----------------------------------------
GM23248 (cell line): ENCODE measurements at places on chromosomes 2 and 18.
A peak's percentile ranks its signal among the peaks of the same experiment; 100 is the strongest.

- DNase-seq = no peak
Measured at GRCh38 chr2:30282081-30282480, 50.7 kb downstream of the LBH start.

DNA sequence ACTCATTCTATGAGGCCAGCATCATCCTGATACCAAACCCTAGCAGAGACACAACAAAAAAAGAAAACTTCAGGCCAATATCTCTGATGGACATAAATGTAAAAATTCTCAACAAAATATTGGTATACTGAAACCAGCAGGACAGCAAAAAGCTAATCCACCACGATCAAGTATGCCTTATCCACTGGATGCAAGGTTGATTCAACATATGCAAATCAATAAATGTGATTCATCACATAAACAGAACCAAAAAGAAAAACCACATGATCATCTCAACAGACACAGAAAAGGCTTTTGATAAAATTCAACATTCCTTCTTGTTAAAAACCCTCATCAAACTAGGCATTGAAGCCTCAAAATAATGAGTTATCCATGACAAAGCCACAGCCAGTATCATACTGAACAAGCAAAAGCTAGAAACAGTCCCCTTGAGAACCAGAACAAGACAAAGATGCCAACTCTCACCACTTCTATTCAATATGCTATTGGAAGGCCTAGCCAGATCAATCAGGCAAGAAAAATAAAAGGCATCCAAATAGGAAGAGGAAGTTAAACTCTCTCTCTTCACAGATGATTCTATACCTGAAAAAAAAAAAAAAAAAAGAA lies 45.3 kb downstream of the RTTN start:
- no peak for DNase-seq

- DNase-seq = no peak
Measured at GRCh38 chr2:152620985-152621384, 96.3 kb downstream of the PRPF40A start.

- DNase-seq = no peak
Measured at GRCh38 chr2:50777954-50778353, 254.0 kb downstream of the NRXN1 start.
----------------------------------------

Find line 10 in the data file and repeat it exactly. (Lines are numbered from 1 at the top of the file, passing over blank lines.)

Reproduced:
Measured at GRCh38 chr2:50777954-50778353, 254.0 kb downstream of the NRXN1 start.